The best new supper club is remote, but you can get in
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Fäviken Magasinet has been called the world’s most isolated restaurant by Bloomberg. It’s also one of the hardest to get into, since it’s a 16-seat farmhouse dining room featuring the Nordic cooking of one of the world’s great chefs, Magnus Nilsson, and it’s open just a little more than half the year. In 2016, Nilsson calculated that only about 5,000 people had actually been there.
But say you’re one of those 5,000 who scored that Fäviken reservation and travelled to the remote town of Järpen in the middle of Sweden, a few hundred miles from the Arctic Circle, to claim your reward, as I did last month. The clock is ticking: Like all the best things, the experience will come to an end, and pretty quickly. In fact, guests can spend only one night at Fäviken—if you’re staying there, you’re eating Nilsson’s extremely local and seasonal cooking, like the famed scallops cooked in their shells over juniper. Your seat is coveted, but your meal wouldn’t be much different the next night. Fäviken’s check-in is at 3pm, and checkout is the following morning, directly after a glorious farmhouse breakfast that ends with hot, fist-size berry jam-filled cookies.
Nilsson was aware of the problem this posed for guests who had travelled hours—and probably days—to arrive at his place. Fäviken is 30 minutes from one of the country’s best skiing destinations, Åre (known as the Aspen of Sweden), but Nilsson wasn’t comfortable recommending any place in town to guests. So he took matters into his own hands.
Earlier this year, he launched a private supper club in a space that adjoins his luxe hot-dog stand a block away from Åre’s main street, and is open to guests who have stayed at Fäviken. Accessible via an unmarked door, the low-ceilinged club has a handful of tables and black leather banquettes with puffy pillows; it seats about 30. There is no menu; instead, Nilsson prepares a family-style meal.
He described a typical meal to me while we ate his flatbread-wrapped hot dogs (the bread is shaped into a cone and stuffed with potato salad and slaw, the discreet equivalent of piling a plate high at a cookout). “You start with snacks, like pickled vegetables and all kinds of herring,” he said. “I’m also making charcuterie, we have it at Fäviken as well. Then comes the main course, maybe a roast chicken with Hasselback potatoes—they’re always a favourite (the potatoes are sliced, then basted with butter as they roast so they’re tender and golden, a kind of rich baked-potato potato chip). Afterwards, apple pie with soft-serve ice cream.” Of course, Nilsson makes his own soft serve—a few years ago, he bought a machine from Japan that makes incredibly soft and not-too-sweet ice cream from the outrageously good milk he sources.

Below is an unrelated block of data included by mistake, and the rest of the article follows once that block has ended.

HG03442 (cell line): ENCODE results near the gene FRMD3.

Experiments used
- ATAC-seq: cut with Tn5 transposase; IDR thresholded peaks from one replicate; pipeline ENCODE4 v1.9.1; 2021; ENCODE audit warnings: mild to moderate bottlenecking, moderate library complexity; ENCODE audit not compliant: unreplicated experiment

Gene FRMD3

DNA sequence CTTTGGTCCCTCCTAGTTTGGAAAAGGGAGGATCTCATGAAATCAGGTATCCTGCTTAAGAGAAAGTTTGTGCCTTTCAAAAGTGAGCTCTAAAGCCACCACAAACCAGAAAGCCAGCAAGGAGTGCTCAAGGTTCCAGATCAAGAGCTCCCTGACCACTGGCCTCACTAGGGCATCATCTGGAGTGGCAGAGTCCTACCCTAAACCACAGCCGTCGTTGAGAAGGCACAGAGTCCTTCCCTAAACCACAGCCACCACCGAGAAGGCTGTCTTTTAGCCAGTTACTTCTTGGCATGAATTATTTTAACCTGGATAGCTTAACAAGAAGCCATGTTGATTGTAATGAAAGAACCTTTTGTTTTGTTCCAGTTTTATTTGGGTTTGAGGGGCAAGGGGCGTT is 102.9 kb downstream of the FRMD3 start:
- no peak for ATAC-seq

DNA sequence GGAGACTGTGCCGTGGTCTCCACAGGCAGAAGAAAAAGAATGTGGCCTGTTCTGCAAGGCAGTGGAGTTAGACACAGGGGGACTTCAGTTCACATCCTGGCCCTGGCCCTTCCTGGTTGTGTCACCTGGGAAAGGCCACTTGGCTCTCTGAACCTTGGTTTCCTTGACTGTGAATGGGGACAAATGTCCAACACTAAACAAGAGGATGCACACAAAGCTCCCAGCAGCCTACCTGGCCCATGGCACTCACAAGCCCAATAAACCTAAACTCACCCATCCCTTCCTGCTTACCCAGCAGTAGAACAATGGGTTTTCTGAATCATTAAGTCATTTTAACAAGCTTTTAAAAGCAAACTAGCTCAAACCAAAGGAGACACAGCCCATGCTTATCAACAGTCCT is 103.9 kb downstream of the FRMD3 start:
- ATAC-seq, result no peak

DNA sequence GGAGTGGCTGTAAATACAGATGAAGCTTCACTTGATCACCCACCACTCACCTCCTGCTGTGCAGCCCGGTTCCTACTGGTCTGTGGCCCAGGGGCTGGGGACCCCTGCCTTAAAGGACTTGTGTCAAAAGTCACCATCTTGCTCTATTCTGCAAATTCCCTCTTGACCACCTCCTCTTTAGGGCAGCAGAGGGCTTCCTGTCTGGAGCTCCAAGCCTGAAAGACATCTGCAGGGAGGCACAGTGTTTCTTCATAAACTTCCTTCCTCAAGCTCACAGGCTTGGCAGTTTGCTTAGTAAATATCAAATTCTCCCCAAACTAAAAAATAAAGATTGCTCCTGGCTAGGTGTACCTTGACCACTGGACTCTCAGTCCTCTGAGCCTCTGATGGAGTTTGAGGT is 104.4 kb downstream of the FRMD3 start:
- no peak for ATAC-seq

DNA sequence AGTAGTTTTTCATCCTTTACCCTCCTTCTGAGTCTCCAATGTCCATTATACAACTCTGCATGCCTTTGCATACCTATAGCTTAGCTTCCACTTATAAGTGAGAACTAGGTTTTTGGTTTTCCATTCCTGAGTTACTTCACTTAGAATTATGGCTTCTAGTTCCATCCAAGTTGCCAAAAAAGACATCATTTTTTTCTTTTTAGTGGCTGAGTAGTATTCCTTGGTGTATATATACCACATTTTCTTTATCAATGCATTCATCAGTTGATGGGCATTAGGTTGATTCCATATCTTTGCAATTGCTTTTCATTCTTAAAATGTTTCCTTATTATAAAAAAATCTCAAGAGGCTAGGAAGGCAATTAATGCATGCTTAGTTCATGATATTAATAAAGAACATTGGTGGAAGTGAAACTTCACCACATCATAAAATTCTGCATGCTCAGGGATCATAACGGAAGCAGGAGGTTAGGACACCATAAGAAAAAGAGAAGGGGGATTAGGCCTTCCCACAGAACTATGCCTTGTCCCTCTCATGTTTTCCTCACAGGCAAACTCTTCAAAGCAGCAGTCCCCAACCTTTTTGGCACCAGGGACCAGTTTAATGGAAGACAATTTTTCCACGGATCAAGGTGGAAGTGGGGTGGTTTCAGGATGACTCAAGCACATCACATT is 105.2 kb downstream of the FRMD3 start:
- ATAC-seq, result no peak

Nilsson has applied this same attention to detail to beverages at his supper club. The wines, which are displayed in a glass case with prices scrawled in white marker on the bottle collection, are unassumingly jaw-dropping—what you might find at the best bistro in Burgundy.
Sommelier and winemaker Raj Parr recently visited the club. “It’s a super-cool wine selection,” he said on email. “Class vintages from Domaine Roulot and DRC, like the 2010 Romanee St Vivant. And they have a good selection of natural wines—the good kind. It’s so cool to see so many great wines in a small speakeasy supper club. And the cocktail game was strong.”
At his club, Nilsson has a list of just four cocktails, including a vodka martini with pickled crab apple “served dirty”; a gin and tonic mixed with Nilsson’s own wormwood tonic; and an on-tap rowanberry Negroni made with a liqueur of the tart, pink local fruit. It’s a good way to start the meal or end it; Nilsson recommends you do both.
Currently the club is a pop-up that runs into mid-April, though he might extend it. In summer, Åre becomes a primo mountain-biking and hiking destination, and Nilsson’s seasonal menu at Fäviken will be totally different. You just need to get a reservation.